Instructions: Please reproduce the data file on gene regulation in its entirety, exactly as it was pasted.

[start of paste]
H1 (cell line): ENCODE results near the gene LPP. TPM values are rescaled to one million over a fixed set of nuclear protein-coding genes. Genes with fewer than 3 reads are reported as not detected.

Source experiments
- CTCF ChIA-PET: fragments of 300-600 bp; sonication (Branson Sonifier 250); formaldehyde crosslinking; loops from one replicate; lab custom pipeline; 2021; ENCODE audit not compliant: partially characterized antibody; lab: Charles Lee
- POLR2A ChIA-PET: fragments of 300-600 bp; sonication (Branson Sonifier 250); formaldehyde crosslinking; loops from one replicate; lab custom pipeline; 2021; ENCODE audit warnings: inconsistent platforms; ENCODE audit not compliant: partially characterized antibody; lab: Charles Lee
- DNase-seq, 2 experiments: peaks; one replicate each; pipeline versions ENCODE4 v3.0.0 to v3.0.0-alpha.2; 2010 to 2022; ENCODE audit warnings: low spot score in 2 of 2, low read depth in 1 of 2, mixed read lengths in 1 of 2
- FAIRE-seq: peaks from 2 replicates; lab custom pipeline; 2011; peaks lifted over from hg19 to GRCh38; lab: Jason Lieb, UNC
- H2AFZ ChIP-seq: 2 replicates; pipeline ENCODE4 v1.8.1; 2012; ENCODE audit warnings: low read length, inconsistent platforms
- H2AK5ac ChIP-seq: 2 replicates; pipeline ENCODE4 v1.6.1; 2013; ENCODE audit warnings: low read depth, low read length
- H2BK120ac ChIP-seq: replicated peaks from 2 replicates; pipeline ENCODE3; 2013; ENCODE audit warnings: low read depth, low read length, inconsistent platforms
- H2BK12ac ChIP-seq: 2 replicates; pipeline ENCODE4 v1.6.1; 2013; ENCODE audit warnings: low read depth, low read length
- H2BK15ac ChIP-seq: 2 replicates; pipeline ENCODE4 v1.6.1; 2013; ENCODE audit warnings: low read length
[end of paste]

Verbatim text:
H1 (cell line): ENCODE results near the gene LPP. TPM values are rescaled to one million over a fixed set of nuclear protein-coding genes. Genes with fewer than 3 reads are reported as not detected.

Source experiments
- CTCF ChIA-PET: fragments of 300-600 bp; sonication (Branson Sonifier 250); formaldehyde crosslinking; loops from one replicate; lab custom pipeline; 2021; ENCODE audit not compliant: partially characterized antibody; lab: Charles Lee
- POLR2A ChIA-PET: fragments of 300-600 bp; sonication (Branson Sonifier 250); formaldehyde crosslinking; loops from one replicate; lab custom pipeline; 2021; ENCODE audit warnings: inconsistent platforms; ENCODE audit not compliant: partially characterized antibody; lab: Charles Lee
- DNase-seq, 2 experiments: peaks; one replicate each; pipeline versions ENCODE4 v3.0.0 to v3.0.0-alpha.2; 2010 to 2022; ENCODE audit warnings: low spot score in 2 of 2, low read depth in 1 of 2, mixed read lengths in 1 of 2
- FAIRE-seq: peaks from 2 replicates; lab custom pipeline; 2011; peaks lifted over from hg19 to GRCh38; lab: Jason Lieb, UNC
- H2AFZ ChIP-seq: 2 replicates; pipeline ENCODE4 v1.8.1; 2012; ENCODE audit warnings: low read length, inconsistent platforms
- H2AK5ac ChIP-seq: 2 replicates; pipeline ENCODE4 v1.6.1; 2013; ENCODE audit warnings: low read depth, low read length
- H2BK120ac ChIP-seq: replicated peaks from 2 replicates; pipeline ENCODE3; 2013; ENCODE audit warnings: low read depth, low read length, inconsistent platforms
- H2BK12ac ChIP-seq: 2 replicates; pipeline ENCODE4 v1.6.1; 2013; ENCODE audit warnings: low read depth, low read length
- H2BK15ac ChIP-seq: 2 replicates; pipeline ENCODE4 v1.6.1; 2013; ENCODE audit warnings: low read length